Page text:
"Periphery countries" is one of the three categories of country in "world-systems theory", a system developed by sociologist Immanuel Wallerstein to help analyze world history and social development. World-systems theory establishes a three-level hierarchy of countries: Core countries, Periphery countries, and Semi-Periphery countries.
Countries in the World-Systems Theory sociological model:
- Core countries — Produce products that require advanced skills and/or significant financial investment to make. They have dominant, often unbalanced economic relationships with the semi-periphery and periphery nations. Core countries are highly developed, high-income capitalist countries that have significant economic, political, and military power. This enables them to exploit periphery and semi-periphery nations for cheap labor, agricultural products, and raw materials.
- Periphery countries — These are the least-developed and still developing countries. They produce labor-intensive and/or low-skill products and are typically exploited as a source of cheap labor, raw materials, and agricultural production for core and semi-periphery countries.
- Semi-Periphery countries — These countries represent the intermediate state of development. They are often still exploited by core countries, but have developed to the extent that they too can begin to source cheaper labor, food, and resources from periphery countries.
Periphery Countries in Wallerstein’s World-Systems Theory
Periphery countries lie at the opposite of the economic scale from core countries. They are the least-developed countries compared to the core and semi-periphery countries, and are usually low-income or middle-income countries which receive a disproportionately small share of global wealth. These underdeveloped countries typically face obstacles such as an unstable government (which may be corrupt or controlled by another nation), armed conflict or war, poor educationand health care systems, and lack of technology and infrastructure. All of these factors confine periphery countries to their current level of development and wealth.
Periphery countries have low-skill, labor-intensive economies that generally specialize in a single industry, such as agriculture or the mining of natural resources. This renders their economy unstable and limits international investment. Perpiphery countries are typically dependent upon core and semi-periphery countries for their income, which enables those countries to exploit them with exploitative business arrangements such as paying below market rate for raw materials, underpaying workers, and operating with little regard for environmental sustainability. This dependency on core countries helps the core countries remain dominant globally and can prevent periphery countries from progressing. This is known as dependency theory, where resources flow from a poor, undeveloped nation to a wealthy nation, enriching the wealthy nation at the expense of the poor.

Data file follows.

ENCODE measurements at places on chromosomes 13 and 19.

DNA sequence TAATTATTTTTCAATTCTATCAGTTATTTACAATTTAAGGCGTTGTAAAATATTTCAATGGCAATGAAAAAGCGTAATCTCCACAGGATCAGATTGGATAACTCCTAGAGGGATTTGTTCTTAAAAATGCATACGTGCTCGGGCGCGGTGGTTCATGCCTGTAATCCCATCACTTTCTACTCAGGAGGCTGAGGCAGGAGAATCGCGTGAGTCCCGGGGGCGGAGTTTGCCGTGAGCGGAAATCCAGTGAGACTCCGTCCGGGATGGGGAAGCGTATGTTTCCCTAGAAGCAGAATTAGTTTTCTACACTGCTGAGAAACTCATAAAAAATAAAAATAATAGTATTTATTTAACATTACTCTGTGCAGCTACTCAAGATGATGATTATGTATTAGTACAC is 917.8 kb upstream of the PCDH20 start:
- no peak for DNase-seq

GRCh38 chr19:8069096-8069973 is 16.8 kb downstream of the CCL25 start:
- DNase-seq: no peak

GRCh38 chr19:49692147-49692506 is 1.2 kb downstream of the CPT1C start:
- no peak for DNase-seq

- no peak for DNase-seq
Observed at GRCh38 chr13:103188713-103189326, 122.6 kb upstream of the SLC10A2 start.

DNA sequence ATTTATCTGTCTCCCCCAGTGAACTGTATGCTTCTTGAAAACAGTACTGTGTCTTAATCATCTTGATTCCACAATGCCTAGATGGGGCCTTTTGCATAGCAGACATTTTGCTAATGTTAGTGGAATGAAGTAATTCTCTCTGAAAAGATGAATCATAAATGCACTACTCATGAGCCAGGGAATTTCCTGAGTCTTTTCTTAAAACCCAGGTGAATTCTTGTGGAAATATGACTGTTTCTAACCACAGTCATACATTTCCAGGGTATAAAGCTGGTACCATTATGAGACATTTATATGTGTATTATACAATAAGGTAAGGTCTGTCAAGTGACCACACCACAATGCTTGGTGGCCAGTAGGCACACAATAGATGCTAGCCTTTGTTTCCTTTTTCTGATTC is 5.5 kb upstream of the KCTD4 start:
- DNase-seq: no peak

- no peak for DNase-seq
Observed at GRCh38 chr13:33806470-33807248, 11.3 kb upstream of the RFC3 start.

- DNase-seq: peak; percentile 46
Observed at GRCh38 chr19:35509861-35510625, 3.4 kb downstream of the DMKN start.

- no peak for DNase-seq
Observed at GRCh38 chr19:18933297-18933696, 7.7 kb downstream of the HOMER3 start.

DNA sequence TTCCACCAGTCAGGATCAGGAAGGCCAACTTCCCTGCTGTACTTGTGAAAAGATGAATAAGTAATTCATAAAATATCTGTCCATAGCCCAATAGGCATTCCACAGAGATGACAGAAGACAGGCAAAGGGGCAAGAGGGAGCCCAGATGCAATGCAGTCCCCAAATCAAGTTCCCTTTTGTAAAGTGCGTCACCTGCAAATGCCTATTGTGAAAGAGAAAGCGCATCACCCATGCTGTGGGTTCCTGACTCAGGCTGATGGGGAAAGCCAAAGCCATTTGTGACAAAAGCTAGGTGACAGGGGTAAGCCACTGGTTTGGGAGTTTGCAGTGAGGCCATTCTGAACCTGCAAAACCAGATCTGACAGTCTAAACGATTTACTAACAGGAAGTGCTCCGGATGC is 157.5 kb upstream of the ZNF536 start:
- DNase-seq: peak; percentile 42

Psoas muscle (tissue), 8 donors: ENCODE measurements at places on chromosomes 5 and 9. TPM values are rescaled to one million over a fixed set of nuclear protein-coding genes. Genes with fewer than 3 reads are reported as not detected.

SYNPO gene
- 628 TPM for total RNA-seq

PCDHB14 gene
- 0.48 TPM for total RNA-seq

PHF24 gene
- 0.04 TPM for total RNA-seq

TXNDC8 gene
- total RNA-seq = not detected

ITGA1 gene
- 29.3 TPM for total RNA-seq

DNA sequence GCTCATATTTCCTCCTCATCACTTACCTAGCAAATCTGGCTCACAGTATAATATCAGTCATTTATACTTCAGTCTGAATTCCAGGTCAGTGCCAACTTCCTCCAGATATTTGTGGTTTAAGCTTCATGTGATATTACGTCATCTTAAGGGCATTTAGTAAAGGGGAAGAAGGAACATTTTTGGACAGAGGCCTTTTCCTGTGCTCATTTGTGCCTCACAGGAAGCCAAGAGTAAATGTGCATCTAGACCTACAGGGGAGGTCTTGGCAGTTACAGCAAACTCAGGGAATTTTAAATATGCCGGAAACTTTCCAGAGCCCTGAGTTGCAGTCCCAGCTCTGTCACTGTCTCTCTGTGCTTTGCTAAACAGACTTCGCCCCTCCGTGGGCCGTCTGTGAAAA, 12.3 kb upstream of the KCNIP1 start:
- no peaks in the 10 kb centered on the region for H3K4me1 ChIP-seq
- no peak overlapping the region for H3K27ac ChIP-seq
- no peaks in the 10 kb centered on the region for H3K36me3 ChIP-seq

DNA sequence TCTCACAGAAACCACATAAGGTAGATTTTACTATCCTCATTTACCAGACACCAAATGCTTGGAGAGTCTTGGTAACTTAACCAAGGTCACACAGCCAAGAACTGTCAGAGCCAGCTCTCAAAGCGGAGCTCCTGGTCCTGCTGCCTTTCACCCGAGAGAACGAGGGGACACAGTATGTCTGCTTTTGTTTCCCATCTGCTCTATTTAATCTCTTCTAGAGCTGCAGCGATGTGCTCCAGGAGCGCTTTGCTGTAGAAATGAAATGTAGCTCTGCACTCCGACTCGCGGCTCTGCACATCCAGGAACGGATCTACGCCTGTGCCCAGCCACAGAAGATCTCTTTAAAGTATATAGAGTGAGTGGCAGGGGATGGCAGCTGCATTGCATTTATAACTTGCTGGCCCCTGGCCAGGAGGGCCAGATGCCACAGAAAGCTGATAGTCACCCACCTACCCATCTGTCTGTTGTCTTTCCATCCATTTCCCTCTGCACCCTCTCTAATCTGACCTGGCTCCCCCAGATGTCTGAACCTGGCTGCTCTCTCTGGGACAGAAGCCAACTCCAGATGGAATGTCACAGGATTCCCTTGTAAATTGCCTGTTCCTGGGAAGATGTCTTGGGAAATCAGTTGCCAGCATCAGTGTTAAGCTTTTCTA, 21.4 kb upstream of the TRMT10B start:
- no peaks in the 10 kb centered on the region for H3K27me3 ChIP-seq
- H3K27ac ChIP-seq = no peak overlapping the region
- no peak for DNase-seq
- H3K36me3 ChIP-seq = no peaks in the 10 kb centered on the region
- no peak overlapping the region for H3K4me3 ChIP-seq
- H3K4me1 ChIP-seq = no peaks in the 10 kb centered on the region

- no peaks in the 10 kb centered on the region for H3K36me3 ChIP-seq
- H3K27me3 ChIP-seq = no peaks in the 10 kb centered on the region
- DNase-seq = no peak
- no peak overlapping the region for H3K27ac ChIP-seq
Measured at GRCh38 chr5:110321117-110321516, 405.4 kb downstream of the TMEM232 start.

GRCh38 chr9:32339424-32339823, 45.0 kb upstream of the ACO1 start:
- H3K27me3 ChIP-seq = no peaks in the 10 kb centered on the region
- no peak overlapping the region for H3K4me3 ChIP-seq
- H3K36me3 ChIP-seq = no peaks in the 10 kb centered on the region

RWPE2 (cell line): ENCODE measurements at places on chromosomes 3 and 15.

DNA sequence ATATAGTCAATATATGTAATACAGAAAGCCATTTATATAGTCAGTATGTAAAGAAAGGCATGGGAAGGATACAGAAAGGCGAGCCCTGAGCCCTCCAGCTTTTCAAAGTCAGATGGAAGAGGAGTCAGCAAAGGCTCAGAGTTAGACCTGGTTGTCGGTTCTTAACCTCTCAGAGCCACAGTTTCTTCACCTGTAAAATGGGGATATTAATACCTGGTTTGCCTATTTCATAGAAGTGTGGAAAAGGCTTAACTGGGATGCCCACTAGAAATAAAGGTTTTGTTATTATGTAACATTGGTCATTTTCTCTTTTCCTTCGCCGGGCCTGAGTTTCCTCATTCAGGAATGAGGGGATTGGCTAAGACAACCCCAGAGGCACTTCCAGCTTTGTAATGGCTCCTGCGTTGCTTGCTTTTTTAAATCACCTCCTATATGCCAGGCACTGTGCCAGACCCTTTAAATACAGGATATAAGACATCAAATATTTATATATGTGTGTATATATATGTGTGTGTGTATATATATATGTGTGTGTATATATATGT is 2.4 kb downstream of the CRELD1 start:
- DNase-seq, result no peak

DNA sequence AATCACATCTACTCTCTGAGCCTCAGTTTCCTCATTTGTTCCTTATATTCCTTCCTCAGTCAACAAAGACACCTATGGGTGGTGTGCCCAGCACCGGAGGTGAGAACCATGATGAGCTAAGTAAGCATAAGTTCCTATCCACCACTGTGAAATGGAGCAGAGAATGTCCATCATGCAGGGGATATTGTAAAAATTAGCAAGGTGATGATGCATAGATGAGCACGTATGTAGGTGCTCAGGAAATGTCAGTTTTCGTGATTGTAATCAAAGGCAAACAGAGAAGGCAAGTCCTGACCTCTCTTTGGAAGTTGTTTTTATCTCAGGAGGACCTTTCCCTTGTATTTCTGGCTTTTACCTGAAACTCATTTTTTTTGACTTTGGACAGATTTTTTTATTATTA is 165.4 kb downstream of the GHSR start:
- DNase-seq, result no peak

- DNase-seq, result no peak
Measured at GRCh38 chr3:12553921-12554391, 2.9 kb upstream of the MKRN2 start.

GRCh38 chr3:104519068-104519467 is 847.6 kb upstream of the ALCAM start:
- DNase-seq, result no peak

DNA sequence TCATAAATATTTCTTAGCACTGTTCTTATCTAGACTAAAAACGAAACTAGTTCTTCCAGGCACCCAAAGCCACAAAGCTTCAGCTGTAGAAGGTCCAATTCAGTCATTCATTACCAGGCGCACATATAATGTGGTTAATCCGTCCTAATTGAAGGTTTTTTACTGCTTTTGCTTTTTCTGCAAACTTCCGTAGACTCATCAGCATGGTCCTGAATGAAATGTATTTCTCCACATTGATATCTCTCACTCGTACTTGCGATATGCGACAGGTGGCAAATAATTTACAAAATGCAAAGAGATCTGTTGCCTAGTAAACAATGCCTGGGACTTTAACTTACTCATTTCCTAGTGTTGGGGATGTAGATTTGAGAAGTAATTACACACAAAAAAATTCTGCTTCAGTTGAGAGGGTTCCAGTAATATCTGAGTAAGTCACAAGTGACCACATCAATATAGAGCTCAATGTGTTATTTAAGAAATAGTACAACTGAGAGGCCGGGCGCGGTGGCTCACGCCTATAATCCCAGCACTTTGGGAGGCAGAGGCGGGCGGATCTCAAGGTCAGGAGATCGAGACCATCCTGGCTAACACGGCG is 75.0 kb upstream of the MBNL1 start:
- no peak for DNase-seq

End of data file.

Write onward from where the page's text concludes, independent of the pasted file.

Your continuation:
Periphery countries have low scores on the Human Development Index (HDI). The Human Development Index uses indicators such as life expectancy, per capita income, and education. The index ranks countries on a scale from 0 to 1.0, with 1.0 being the highest human development. There are four tiers of the HDI: very high human development (0.8-1.0), high human development (0.7-0.79), medium human development (0.55-.70), and low human development (below 0.55). About half of the periphery countries are in the medium and low human development tiers.
Below are two lists of the world’s periphery countries, one created by sociologist Salvatore Babones in 2005 and the other from the study "Trade Globalization since 1795: Waves of Integration in the World-System," written by Christopher Chase-Dunn, Yukio Kawano and Benjamin D. Brewer and published by American Socialogical Review in 2000.